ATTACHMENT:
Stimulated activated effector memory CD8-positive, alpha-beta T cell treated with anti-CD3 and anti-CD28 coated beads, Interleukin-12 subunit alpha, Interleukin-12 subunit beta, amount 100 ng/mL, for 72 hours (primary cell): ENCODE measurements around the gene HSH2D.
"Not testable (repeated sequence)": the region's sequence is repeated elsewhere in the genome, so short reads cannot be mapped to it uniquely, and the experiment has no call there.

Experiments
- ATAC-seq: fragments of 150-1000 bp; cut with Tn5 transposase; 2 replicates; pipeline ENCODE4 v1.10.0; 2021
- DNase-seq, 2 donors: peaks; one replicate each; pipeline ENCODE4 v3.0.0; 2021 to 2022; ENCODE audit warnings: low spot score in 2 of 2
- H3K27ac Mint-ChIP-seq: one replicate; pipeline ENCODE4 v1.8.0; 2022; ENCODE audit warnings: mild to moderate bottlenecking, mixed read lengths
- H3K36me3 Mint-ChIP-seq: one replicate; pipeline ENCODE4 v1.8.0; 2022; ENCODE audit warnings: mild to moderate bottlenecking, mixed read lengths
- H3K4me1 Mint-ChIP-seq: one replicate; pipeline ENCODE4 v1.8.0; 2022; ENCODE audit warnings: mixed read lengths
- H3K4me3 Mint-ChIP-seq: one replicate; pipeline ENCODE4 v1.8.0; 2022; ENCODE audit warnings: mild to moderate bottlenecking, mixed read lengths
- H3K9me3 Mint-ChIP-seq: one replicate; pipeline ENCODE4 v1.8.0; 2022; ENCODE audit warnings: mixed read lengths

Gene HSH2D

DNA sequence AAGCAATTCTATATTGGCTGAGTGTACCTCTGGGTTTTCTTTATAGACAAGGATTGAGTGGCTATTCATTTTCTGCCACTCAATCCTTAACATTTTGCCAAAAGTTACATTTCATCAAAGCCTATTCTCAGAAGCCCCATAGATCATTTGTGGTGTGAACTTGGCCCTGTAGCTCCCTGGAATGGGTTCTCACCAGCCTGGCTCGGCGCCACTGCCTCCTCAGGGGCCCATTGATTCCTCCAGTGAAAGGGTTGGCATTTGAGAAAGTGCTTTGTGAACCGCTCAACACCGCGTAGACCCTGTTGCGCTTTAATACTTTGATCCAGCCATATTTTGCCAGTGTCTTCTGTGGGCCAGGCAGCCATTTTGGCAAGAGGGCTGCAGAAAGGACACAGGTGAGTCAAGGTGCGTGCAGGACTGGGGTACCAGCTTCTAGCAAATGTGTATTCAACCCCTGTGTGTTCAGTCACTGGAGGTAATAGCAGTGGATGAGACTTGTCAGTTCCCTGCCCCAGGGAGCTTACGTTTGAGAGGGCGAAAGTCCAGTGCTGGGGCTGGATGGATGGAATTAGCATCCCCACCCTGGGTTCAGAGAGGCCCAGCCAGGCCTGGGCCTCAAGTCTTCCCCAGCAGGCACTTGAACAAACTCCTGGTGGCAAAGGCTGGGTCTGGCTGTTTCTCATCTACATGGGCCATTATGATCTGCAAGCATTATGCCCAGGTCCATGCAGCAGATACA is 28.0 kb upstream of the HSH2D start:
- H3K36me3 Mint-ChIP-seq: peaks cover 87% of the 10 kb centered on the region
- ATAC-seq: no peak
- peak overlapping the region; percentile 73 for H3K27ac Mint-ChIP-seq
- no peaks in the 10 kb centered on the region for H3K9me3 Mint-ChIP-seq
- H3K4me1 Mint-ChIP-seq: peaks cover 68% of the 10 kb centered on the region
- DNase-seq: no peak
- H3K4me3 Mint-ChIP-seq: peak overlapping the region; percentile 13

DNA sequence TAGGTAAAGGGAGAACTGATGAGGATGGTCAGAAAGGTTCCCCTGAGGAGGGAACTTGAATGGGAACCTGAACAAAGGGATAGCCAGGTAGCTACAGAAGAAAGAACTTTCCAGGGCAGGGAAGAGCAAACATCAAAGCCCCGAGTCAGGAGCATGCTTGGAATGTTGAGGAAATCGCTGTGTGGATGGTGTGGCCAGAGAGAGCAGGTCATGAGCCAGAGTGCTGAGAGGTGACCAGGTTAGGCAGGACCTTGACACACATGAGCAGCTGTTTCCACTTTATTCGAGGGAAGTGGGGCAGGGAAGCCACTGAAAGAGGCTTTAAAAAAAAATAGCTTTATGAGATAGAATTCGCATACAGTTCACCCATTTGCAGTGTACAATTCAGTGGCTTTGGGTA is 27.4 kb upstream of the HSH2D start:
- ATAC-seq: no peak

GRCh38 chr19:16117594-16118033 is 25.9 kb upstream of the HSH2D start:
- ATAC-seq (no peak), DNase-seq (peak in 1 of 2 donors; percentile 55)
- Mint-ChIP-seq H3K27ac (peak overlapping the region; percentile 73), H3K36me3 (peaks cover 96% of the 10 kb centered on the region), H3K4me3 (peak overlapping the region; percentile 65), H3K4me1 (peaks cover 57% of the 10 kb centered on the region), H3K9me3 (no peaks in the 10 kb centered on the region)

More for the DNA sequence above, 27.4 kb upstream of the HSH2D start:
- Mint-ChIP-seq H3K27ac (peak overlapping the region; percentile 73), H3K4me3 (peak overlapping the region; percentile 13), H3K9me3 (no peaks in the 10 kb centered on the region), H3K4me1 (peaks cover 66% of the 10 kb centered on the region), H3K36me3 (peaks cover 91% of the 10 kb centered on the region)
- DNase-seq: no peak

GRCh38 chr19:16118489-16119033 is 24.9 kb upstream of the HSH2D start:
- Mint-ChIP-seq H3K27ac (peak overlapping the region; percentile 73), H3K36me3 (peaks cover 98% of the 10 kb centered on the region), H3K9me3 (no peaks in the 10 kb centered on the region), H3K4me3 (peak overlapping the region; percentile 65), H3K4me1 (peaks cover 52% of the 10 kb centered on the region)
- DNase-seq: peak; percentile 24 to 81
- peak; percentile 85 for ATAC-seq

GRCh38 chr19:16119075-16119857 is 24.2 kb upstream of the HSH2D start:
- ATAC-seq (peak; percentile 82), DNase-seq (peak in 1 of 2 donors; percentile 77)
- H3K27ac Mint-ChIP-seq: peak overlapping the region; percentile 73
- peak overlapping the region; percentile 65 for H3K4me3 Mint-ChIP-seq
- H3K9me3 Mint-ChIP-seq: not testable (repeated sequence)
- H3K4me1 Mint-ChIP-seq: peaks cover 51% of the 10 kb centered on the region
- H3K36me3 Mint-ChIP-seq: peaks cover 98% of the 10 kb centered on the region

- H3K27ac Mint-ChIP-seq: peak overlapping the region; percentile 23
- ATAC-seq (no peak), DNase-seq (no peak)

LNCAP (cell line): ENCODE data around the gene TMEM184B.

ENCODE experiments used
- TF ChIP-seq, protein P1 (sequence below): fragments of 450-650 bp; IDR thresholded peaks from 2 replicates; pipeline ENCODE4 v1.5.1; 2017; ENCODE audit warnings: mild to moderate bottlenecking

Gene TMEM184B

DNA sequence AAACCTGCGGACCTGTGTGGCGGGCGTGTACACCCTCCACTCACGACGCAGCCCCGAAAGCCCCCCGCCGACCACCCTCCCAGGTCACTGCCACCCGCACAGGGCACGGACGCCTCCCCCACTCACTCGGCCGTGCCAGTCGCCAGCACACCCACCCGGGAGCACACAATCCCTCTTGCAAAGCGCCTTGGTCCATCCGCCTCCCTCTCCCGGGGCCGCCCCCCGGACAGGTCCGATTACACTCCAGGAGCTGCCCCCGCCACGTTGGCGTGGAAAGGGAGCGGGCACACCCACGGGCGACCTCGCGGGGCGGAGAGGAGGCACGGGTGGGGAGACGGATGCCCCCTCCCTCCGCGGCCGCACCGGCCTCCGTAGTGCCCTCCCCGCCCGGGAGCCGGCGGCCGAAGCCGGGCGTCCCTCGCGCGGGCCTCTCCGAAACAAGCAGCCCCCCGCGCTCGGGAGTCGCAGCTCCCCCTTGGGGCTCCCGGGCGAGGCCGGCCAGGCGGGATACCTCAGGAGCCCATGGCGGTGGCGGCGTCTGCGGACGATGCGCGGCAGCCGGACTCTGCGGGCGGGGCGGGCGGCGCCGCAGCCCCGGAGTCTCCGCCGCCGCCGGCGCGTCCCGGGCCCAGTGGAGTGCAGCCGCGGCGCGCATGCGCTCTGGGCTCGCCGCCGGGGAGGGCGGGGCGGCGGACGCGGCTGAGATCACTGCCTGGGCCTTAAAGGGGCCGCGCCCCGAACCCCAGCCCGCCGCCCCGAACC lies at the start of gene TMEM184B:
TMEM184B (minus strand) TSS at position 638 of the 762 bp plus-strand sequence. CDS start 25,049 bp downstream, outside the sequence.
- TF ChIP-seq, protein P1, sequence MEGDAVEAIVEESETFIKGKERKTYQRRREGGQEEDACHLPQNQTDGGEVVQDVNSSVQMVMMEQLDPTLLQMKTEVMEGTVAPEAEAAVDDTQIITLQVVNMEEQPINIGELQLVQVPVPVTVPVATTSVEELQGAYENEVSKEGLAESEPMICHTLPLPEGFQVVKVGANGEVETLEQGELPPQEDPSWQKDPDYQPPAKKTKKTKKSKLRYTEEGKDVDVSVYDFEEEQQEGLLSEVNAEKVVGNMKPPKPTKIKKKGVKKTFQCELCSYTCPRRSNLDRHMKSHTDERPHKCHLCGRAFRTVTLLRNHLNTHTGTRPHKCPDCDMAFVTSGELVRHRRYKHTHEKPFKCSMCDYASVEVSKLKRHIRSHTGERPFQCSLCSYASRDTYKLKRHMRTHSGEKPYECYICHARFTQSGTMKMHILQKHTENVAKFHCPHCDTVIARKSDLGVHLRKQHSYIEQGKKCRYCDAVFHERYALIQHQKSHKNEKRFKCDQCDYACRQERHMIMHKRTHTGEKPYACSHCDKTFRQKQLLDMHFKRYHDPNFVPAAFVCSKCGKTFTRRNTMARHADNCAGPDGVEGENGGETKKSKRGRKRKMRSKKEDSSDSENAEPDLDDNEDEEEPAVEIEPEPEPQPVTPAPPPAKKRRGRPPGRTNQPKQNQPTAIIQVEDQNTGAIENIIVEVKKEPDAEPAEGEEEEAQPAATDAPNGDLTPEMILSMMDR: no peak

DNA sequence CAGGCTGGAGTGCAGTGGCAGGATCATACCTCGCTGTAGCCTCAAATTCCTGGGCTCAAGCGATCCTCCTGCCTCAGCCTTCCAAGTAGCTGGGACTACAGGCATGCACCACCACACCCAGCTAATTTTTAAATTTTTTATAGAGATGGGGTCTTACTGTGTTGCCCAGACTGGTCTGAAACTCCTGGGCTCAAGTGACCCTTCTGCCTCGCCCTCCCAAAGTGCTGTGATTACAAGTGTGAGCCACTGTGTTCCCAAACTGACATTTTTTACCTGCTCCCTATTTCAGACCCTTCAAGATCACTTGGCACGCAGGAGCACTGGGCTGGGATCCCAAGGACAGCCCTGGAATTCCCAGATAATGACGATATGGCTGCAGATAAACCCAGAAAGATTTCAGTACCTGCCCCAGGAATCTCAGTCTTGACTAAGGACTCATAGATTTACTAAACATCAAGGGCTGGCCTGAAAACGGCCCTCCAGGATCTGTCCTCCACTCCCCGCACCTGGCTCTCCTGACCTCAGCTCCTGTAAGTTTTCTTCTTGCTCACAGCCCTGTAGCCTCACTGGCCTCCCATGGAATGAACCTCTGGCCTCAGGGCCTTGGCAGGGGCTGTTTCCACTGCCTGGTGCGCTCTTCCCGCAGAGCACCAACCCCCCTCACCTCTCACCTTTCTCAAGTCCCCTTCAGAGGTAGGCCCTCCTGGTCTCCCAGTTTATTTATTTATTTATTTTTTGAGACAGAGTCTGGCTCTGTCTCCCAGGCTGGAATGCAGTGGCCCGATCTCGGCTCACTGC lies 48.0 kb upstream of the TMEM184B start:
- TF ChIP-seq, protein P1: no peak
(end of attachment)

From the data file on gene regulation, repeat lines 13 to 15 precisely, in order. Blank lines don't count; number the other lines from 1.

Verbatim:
- H3K36me3 Mint-ChIP-seq: peaks cover 87% of the 10 kb centered on the region
- ATAC-seq: no peak
- peak overlapping the region; percentile 73 for H3K27ac Mint-ChIP-seq